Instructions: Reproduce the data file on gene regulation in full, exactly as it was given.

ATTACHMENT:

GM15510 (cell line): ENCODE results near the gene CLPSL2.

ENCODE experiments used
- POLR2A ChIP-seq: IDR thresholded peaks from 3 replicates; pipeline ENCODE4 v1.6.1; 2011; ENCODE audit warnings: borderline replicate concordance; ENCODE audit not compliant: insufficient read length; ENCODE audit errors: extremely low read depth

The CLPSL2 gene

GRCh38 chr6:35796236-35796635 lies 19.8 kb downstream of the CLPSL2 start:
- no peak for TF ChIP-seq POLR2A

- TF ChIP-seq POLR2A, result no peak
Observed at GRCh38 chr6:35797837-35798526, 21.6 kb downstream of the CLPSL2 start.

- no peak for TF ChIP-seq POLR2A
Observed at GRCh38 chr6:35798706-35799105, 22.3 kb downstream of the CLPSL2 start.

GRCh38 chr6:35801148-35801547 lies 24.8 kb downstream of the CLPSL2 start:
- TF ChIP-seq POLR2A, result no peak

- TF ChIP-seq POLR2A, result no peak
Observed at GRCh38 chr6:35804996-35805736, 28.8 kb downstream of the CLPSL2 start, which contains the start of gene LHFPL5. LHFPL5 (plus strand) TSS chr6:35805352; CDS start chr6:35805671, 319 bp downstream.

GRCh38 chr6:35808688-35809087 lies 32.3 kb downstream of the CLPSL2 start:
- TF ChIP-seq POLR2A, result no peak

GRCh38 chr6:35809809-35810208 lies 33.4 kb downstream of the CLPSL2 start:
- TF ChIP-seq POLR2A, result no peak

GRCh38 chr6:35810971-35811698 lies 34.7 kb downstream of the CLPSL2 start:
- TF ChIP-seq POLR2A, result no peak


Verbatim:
GM15510 (cell line): ENCODE results near the gene CLPSL2.

ENCODE experiments used
- POLR2A ChIP-seq: IDR thresholded peaks from 3 replicates; pipeline ENCODE4 v1.6.1; 2011; ENCODE audit warnings: borderline replicate concordance; ENCODE audit not compliant: insufficient read length; ENCODE audit errors: extremely low read depth

The CLPSL2 gene

GRCh38 chr6:35796236-35796635 lies 19.8 kb downstream of the CLPSL2 start:
- no peak for TF ChIP-seq POLR2A

- TF ChIP-seq POLR2A, result no peak
Observed at GRCh38 chr6:35797837-35798526, 21.6 kb downstream of the CLPSL2 start.

- no peak for TF ChIP-seq POLR2A
Observed at GRCh38 chr6:35798706-35799105, 22.3 kb downstream of the CLPSL2 start.

GRCh38 chr6:35801148-35801547 lies 24.8 kb downstream of the CLPSL2 start:
- TF ChIP-seq POLR2A, result no peak

- TF ChIP-seq POLR2A, result no peak
Observed at GRCh38 chr6:35804996-35805736, 28.8 kb downstream of the CLPSL2 start, which contains the start of gene LHFPL5. LHFPL5 (plus strand) TSS chr6:35805352; CDS start chr6:35805671, 319 bp downstream.

GRCh38 chr6:35808688-35809087 lies 32.3 kb downstream of the CLPSL2 start:
- TF ChIP-seq POLR2A, result no peak

GRCh38 chr6:35809809-35810208 lies 33.4 kb downstream of the CLPSL2 start:
- TF ChIP-seq POLR2A, result no peak

GRCh38 chr6:35810971-35811698 lies 34.7 kb downstream of the CLPSL2 start:
- TF ChIP-seq POLR2A, result no peak